From crisis to opportunity for our students

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By Thursday, Feb 16 Letters  5 Comments

To the Editor:

Two dozen Berkshire County Education Task Force (BCETF) volunteers have been meeting every third Saturday morning for the past 18+ months. These prominent educators, administrators, school committee chairs and planning officials have attended more than 25 meetings to-date. Why?

They have persisted because — facing rapidly declining enrollments — Berkshire education is at a critical state. Alongside, teachers and programs have been reduced significantly due to program losses including “foreign languages, instructional technology, curricula development.” Worse yet, voids are not being addressed. South County still has no Vo-Tech school while North County specialized schools are growing with more than 630 students. It became a concern as while I attended these meetings as a concerned citizen.

These mismatches and declines result in many schools operating at two-thirds capacity. Rising costs (27 percent over 10 years), affected by inflation, health care benefits, special education services and crumbling infrastructures have stressed funding. The concomitant rise in taxes (47 percent) has pushed most towns against levy limits as they approach their maximums.

The stakes are high: education affects how we interact with others, employment, service quality, leadership and management and the financial health of individuals, families and communities.

So where are we? At the conclusion of the Phase I report, Task Force groups accomplished a formidable task. They met with nearly every Selectboard and School Committee up and down the County totaling more than 45 presentations this winter. They recognized this is every town’s problem and opportunity.

The findings “shout out,” what improvements should be made? At what cost? And who should pay?

Scenarios are being explored through a Phase II study. At the BCETF August meeting, Governor Baker recognized the County had unique challenges with its declining enrollment and rising costs. Through BCETF’s advocacy, the State approved $150,000 to explore alternatives. This work will be a unique resource.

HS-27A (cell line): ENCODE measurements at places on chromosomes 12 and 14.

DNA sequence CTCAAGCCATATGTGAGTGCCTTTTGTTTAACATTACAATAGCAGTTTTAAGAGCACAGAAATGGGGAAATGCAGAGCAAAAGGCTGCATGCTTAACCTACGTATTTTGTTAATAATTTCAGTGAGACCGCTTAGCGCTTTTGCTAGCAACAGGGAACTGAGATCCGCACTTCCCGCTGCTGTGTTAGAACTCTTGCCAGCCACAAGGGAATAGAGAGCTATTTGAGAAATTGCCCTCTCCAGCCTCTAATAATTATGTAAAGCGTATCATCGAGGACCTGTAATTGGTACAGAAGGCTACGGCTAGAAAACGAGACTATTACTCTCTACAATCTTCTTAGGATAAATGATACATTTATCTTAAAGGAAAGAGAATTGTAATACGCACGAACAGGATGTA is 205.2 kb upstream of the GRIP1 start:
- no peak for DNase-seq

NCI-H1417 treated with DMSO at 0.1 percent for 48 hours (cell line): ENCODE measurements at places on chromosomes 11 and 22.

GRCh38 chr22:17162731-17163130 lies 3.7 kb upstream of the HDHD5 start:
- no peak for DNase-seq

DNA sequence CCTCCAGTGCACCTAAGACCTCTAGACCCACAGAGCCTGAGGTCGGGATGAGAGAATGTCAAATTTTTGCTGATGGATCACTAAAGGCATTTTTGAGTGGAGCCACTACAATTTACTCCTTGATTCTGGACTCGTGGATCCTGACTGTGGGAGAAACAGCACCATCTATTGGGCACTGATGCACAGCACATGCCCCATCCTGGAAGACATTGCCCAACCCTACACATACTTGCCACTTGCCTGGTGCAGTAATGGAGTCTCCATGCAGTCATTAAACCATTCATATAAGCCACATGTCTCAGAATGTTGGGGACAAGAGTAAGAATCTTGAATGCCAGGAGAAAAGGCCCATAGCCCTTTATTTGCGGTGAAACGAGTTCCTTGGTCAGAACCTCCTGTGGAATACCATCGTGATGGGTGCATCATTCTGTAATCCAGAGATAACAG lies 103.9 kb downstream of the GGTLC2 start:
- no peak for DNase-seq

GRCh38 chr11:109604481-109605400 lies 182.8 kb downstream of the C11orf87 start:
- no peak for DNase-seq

How will towns and schools use this information due in June? Who will initiate discussions? The earlier we are involved and acknowledge the issues, the better we will understand our options. Don’t we owe this strategic planning to our young people and their futures?

To get started, I have submitted a citizen’s petition for consideration at Great Barrington Town Meeting in May (see a copy of the petition below). The petition requests that our Select Board and School Committee take the necessary steps to create a formal delegation of citizens, town officials and school committee members to open discussions with other towns in order to create an expanded regional high school district.

The goals are to increase programs using funds from duplicate functions for South County towns that wish to participate. By expanding the district, we would have the necessary enrollment to support academic courses, arts and music programs which are typically vulnerable to budget cuts. Specialized programs including potential Vo-Tech facilities, wherever located, would be accessible to all district students.